Significant changes to the structure and procedures for faculty participation in institutional governance should not be made unilaterally. As the Statement on Government of Colleges and Universities, jointly formulated by the AAUP with the American Council on Education and the Association of Governing Boards of Colleges and Universities, observes, “The structure and procedures for faculty participation should be designed, approved, and established by joint action of the components of the institution.” The governing board’s action to terminate the “meet-and-confer” provision effectively eliminated the role of its representative faculty body in the process of making changes to the policy manual and thus has unilaterally modified the structure and procedure for faculty participation in institutional governance.

Of particular concern is the governing board’s directive that the new manual, to be prepared unilaterally by the administration, may not allow faculty to participate in matters related to “compensation, benefits, accountability, and organizational operations.” Not only would such a change modify the structure and procedure for faculty participation, the resulting changes would themselves be at odds with principles of academic governance, which call for meaningful faculty participation in decisions that affect all of these areas.

The AAUP’s letter further expresses concern that, following the adoption of the governing board’s resolution, Provost Karla Fisher wrote to college presidents to inform them that “Senate Presidents and Representatives must be dutiful in avoiding any [Faculty Executive Council] or Faculty Association-related work or conversations during business hours.” As the AAUP’s statement On the Relationship of Faculty Governance to Academic Freedom observes, “The academic freedom of faculty members includes the freedom to express their views … on matters having to do with their institution and its policies.” The provost’s directive thus appears to interfere with the academic freedom of the identified faculty members.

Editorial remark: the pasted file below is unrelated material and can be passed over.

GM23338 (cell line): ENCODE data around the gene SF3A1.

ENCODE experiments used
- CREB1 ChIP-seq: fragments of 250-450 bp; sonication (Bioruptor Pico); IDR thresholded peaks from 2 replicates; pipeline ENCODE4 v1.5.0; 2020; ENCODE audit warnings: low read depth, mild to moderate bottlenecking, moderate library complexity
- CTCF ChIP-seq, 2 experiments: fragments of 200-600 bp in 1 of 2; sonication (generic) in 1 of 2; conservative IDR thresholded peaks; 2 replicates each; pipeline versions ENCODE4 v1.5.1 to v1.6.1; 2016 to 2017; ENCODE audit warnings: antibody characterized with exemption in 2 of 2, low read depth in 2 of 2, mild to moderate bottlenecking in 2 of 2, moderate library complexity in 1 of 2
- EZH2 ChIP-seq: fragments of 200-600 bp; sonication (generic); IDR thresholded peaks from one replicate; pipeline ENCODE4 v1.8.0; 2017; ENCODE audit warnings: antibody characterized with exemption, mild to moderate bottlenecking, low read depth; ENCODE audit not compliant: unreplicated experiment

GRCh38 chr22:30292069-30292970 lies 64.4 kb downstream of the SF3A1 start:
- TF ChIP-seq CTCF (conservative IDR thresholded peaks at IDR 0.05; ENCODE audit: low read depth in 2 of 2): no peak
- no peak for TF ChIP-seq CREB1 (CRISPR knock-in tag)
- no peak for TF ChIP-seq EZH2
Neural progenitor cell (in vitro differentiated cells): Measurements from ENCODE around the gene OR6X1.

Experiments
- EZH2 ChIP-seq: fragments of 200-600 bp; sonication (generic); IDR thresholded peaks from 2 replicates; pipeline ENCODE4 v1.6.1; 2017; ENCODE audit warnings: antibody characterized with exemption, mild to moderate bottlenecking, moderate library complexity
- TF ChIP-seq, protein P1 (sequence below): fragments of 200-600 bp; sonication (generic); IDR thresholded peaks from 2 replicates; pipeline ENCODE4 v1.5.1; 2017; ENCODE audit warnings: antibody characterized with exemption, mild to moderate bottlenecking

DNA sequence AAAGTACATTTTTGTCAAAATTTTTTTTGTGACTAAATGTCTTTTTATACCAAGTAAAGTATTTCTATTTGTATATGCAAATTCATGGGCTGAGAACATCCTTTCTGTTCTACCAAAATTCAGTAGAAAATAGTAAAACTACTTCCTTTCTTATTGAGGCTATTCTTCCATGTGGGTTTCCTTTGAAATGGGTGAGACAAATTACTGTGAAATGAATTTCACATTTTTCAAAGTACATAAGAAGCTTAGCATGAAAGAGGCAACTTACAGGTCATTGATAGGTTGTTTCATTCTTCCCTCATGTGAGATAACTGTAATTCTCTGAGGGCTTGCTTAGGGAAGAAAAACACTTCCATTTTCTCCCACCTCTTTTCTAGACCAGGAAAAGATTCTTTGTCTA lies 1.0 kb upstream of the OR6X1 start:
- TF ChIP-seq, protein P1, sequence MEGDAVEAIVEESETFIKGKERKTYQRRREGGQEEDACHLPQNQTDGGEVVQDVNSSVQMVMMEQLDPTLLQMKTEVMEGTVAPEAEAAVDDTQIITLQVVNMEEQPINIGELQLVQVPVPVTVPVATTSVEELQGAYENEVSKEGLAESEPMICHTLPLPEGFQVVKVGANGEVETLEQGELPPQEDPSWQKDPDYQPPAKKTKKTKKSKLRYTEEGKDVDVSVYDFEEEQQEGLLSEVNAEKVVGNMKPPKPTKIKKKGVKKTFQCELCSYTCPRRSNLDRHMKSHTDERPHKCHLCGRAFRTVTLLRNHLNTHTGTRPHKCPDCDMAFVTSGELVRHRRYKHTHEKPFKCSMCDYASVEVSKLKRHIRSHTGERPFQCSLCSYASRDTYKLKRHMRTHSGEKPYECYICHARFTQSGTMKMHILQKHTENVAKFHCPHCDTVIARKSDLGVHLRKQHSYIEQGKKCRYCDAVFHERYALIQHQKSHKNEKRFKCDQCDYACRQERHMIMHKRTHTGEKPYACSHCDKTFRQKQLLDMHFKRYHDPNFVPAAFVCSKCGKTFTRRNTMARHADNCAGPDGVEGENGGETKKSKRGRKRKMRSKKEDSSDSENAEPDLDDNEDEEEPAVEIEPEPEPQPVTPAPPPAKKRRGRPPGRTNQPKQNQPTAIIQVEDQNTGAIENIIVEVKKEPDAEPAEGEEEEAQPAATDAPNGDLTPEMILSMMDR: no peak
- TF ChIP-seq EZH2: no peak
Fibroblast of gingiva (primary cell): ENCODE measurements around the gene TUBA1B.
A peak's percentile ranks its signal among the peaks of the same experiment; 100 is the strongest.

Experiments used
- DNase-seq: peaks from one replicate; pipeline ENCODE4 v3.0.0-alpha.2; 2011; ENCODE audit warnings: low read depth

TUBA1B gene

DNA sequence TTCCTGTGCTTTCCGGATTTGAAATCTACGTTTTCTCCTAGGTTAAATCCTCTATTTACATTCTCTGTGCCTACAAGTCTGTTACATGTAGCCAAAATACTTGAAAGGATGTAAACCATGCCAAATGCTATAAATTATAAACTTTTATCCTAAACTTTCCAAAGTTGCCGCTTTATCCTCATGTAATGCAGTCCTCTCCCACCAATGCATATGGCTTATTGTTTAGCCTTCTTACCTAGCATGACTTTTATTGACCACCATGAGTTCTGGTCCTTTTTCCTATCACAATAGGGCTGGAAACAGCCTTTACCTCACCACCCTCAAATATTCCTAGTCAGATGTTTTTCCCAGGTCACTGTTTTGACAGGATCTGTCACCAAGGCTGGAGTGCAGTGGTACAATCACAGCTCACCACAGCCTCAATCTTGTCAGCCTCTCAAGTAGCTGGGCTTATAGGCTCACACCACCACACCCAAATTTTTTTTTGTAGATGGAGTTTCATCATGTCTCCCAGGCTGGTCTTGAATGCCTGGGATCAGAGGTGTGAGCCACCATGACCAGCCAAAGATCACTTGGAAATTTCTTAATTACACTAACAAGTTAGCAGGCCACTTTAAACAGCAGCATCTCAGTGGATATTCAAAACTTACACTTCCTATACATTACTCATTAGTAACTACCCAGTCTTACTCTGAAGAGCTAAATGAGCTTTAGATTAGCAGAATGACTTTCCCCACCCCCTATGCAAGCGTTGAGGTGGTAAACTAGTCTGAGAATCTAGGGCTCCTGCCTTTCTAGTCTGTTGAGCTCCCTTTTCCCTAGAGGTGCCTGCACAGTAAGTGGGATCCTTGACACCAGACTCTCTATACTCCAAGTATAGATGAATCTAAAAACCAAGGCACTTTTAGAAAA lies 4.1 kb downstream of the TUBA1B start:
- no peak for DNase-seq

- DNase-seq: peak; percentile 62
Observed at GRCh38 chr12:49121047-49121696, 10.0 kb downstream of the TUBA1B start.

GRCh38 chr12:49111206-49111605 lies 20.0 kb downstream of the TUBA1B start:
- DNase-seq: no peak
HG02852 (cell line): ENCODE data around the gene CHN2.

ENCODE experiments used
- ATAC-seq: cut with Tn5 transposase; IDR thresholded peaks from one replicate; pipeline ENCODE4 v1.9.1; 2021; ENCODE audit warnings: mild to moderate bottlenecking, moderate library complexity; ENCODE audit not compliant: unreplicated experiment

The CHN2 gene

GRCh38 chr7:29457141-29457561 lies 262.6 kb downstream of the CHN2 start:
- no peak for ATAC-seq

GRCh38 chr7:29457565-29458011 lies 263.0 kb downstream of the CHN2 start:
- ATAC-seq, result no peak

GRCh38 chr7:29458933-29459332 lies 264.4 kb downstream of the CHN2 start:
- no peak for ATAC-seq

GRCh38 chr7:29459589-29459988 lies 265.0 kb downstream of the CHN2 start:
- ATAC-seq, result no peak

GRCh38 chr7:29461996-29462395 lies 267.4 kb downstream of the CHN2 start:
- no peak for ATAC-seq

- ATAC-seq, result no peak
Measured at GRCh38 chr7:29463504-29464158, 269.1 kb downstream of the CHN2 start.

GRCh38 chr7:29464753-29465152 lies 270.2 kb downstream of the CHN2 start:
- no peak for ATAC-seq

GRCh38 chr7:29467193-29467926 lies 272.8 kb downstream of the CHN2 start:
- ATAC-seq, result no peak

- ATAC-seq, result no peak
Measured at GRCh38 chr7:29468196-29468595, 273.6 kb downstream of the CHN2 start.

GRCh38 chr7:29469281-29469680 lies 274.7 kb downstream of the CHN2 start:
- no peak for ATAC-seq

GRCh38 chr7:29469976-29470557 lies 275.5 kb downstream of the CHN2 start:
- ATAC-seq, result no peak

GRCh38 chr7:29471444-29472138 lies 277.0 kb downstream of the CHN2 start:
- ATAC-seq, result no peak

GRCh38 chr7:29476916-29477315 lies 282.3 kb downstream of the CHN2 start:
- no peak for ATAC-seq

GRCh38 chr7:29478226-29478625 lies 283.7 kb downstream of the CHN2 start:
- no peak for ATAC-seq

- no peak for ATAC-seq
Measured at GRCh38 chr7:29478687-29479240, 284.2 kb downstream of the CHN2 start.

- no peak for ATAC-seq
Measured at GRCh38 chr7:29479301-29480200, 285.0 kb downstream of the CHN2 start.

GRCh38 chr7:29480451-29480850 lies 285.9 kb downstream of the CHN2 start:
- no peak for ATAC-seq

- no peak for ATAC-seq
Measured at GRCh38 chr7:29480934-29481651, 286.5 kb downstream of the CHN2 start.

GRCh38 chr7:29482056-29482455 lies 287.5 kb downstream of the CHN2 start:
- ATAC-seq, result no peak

The letter concludes by urging the governing board to rescind its resolution and restore the “meet-and-confer” provision. It further urges the administration to rescind its proscription against certain “conversations during business hours.”

Read the full letter here.

Hans-Joerg Tiede
Senior Program Officer,  Department of Academic Freedom, Tenure, and Governance


Free Speech on Campus: A Solution in Search of a Problem

“Campus free-speech” legislation, increasingly prevalent in state legislatures, is a solution in search of a problem. Threats to free speech on campus have received outsized media attention in relation to issues with more widespread incidence and deleterious effects, such as diminished public funding of higher education, the adjunctification of the faculty, and a student debt crisis. One thing is clear: bills purporting to protect free speech on campus have become a popular method for legislatures to interfere with and undermine the institutional autonomy of public colleges and universities.

This week, we’re taking a look at the drivers of the current environment of legislative interference on campuses, and giving you tools to help you stay informed and active.

Check out our toolkit on free speech on campus on our One Faculty, One Resistance site.

A little background: the most prevalent campus free-speech legislation being introduced in state legislatures today is drafted from model bills produced by the right-wing think tank the Goldwater Institute. Goldwater-inspired legislation allows individuals to sue an institution if they feel their free-speech rights have been impinged upon on campus and calls for strict disciplinary penalties, such as expulsion or suspension for up to one year for students who are found to have interfered with free expression. While ostensibly meant to protect speech, this approach creates a litigious atmosphere that could cause administrations to become overly cautious, suppressing dissenting voices out of fear of being sued. And the harsh penalties would have serious repercussions for students, in some cases making punishments for interrupting a speaker more severe than those for more serious offenses.

The AAUP, along with other academic groups, has long held that academic administration should be in the hands of academics. Where there are legitimate threats to free speech on campus, they are best addressed by campus administration and faculty–not through the imposition of statewide legislative measures.

Here’s what you can do:

We’ve created a one-page fact sheet to get you up to date on the issue. We’ve also pulled together some effective, easy actions you can take to ensure that heavy-handed legislation doesn’t impinge on your rights on campus. Want to talk to colleagues about this issue? We’ve got some talking points to help guide your discussion and your activism.